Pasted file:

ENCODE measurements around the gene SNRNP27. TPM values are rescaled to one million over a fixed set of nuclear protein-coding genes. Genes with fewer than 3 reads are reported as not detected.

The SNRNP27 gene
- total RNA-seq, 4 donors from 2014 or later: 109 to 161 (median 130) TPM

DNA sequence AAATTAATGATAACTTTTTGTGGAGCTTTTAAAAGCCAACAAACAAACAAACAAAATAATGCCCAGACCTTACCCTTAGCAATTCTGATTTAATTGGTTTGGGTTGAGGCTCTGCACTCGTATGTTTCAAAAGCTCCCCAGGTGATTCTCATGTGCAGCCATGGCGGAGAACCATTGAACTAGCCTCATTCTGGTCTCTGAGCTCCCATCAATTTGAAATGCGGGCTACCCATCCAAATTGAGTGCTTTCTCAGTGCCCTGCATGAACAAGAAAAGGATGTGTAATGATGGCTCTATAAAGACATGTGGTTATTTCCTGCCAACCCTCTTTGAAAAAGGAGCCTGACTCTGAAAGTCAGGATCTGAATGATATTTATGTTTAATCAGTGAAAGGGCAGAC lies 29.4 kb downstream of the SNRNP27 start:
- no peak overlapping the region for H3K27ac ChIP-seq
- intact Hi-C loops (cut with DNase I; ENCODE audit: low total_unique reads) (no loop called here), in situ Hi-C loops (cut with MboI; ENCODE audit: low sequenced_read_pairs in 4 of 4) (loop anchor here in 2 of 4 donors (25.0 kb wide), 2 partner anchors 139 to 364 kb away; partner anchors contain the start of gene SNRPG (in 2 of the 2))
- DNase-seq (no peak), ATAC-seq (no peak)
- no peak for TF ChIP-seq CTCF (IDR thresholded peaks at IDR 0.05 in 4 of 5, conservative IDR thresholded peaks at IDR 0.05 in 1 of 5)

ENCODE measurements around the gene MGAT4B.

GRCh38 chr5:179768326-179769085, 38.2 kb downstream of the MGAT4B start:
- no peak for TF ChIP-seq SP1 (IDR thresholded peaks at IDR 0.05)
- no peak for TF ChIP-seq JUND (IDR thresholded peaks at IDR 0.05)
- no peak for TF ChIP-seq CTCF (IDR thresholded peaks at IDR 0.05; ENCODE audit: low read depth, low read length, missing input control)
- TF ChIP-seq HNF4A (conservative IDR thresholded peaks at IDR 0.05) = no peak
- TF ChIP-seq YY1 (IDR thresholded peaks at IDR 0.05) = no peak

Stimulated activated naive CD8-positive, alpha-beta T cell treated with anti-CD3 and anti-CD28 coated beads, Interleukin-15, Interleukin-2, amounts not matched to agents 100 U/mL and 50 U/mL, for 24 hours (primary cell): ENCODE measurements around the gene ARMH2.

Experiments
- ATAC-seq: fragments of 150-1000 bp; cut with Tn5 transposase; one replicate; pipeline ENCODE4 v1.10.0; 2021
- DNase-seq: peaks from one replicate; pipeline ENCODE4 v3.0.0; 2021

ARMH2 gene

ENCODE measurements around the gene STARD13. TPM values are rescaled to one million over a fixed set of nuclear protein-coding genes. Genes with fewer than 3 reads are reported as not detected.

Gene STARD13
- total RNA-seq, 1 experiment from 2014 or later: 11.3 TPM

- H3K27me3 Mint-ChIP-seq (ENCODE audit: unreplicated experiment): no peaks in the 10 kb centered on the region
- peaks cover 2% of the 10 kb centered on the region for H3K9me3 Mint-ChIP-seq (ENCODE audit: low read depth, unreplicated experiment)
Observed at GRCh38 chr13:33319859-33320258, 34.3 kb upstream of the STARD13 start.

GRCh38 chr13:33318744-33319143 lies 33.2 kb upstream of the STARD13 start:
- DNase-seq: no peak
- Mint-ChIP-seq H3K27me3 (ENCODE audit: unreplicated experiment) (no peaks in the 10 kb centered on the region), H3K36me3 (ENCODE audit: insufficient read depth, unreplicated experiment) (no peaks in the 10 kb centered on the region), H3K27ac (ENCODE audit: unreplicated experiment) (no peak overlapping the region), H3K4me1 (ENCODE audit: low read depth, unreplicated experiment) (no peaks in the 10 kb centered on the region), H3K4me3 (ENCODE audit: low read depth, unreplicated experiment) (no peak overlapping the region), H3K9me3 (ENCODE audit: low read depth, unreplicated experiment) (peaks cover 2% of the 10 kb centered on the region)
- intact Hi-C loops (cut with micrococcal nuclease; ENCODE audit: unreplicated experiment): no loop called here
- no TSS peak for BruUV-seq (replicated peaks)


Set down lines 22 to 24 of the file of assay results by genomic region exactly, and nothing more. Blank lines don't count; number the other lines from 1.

Gene STARD13
- total RNA-seq, 1 experiment from 2014 or later: 11.3 TPM

- H3K27me3 Mint-ChIP-seq (ENCODE audit: unreplicated experiment): no peaks in the 10 kb centered on the region